by Cynthia Tintorri
August 16, 2012
Christopher Lomax has been dropping off his son, Dane, at Northampton Community College's Horizons for Youth summer camp for four years now. Last summer, he noticed that the College's POW-MIA (Prison of War-Missing in Action) flag was looking "a little shabby."
This summer, Lomax was alarmed to see that the flag's hem had come undone and was hanging in the breeze. "I thought, 'That's not gonna work,'" he says. And he immediately set about getting the College a new one.
"There are a lot of people who aren't home yet. That's why the flag is important," Lomax avers. He is a Viet Nam veteran who spent a year in-country with the army in 1969-70.
In a letter to NCC President Dr. Mark Erickson that accompanied Lomax's donation, Lomax writes, "Not everyone is clear on why the POW-MIA flag is so important to many of us. Many say that freedom isn't free, but I think that fact is often lost along the way. I believe the POW-MIA flag keeps the home fires burning and reminds many of us of the sacrifice so many have given."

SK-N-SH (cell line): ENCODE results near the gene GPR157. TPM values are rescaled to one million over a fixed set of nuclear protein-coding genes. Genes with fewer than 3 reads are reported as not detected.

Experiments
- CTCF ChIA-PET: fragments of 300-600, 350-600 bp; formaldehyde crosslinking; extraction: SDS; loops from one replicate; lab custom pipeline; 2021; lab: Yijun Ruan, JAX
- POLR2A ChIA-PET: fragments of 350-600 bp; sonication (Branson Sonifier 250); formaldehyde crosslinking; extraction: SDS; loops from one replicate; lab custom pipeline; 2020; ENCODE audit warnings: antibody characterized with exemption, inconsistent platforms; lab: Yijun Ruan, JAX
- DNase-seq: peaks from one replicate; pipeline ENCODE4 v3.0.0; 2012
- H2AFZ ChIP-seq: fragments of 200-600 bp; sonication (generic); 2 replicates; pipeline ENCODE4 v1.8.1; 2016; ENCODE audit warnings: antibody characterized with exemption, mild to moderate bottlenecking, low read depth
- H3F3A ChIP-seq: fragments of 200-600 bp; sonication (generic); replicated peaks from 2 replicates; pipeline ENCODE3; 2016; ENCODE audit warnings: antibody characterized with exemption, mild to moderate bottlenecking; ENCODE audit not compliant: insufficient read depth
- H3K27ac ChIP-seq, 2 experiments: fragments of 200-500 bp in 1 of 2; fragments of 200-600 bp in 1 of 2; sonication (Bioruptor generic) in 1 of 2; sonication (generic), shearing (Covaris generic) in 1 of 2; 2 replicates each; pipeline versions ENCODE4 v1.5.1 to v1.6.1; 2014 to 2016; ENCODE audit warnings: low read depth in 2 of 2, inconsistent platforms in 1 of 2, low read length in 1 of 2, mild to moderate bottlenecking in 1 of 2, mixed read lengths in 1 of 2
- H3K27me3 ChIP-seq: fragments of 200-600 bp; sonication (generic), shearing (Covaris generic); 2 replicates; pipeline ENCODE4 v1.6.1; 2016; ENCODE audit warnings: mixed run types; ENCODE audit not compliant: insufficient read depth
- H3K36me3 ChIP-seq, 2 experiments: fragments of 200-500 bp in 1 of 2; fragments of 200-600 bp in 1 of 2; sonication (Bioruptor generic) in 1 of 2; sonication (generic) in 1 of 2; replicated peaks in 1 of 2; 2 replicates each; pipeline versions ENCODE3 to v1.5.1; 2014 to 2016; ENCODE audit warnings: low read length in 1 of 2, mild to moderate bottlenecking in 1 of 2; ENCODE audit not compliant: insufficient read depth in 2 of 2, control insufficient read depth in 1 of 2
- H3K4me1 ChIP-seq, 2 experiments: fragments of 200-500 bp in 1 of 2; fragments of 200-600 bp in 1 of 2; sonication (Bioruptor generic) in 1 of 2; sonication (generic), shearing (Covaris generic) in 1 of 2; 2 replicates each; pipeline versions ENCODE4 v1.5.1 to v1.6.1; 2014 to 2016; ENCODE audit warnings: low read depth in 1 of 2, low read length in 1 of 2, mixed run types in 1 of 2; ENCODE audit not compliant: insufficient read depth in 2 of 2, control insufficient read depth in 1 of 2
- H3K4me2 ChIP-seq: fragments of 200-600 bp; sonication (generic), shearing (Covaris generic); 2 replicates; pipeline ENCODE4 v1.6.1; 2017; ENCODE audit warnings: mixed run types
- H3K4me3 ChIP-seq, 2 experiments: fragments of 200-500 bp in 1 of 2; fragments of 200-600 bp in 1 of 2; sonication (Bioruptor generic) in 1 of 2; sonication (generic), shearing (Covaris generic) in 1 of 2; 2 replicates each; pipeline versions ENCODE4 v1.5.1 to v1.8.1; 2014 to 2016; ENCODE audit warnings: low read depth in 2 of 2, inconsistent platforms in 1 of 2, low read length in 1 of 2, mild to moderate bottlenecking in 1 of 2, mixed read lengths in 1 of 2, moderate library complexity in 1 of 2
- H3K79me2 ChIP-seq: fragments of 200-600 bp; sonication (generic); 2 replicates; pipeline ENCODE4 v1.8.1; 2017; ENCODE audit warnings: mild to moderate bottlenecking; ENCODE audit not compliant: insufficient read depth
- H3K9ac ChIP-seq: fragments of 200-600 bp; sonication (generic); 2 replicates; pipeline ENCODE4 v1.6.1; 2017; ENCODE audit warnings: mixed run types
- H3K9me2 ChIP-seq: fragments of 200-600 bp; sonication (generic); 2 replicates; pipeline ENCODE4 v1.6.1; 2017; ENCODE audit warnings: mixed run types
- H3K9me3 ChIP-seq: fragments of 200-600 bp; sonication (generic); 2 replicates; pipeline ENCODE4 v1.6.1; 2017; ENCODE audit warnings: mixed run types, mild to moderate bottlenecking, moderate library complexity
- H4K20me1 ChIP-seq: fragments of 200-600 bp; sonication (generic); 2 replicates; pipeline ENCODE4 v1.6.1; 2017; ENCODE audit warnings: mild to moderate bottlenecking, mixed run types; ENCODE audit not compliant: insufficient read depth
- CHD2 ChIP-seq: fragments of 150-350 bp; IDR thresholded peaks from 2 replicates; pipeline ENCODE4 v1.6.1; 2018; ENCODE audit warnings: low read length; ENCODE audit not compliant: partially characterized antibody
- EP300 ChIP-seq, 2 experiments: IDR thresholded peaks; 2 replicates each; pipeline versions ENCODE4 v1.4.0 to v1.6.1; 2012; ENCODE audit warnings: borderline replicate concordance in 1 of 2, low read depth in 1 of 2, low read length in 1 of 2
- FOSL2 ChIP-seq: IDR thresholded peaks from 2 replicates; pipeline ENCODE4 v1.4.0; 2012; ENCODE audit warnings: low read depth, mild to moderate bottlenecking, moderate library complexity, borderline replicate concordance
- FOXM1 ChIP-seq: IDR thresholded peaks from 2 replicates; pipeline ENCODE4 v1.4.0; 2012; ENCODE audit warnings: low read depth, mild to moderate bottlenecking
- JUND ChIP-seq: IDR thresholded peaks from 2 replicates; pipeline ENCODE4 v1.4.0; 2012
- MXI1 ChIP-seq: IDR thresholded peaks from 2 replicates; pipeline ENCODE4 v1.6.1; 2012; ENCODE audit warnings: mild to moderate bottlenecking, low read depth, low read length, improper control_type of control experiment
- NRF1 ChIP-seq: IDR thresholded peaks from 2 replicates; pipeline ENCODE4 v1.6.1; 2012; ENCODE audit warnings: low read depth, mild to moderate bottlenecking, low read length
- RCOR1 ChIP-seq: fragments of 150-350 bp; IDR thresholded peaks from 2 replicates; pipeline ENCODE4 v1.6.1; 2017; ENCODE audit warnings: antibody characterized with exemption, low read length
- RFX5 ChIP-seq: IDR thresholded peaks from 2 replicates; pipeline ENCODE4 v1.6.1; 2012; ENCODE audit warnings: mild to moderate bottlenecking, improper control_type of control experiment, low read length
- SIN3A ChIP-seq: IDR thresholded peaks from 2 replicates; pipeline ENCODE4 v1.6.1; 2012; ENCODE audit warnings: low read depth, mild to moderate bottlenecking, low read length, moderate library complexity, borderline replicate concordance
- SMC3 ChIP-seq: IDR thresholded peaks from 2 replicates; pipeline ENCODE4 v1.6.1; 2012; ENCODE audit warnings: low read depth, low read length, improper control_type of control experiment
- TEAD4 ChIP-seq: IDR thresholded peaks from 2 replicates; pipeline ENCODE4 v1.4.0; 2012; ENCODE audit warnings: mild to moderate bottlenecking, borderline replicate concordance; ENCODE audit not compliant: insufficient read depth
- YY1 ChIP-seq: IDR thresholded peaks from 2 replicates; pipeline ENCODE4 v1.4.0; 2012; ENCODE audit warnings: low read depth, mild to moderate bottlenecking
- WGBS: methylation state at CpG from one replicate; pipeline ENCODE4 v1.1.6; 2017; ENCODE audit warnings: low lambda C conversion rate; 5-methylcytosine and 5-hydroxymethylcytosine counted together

Lomax, a pharmacist at B. Braun Medical in Bethlehem, is also a believer in community colleges, having attended San Diego Mesa College after returning from Viet Nam. "For many of us, our start in college was interrupted by the war, so there was some catching up to do. Mesa College allowed me to successfully get back in the game." He continued his education at Long Beach State and USC Pharmacy School.
For Lomax, his wife and son, "NCC is pretty important to us. My son loves the [Horizons for Youth] camp. The staff is just the best -- they're upbeat, perky, and positive -- they take great care of the kids."
And next year, when Lomax returns with his son for camp, he will see the flag flying and know that thousands of those who haven't yet made it home are being remembered by NCC ... respectfully.
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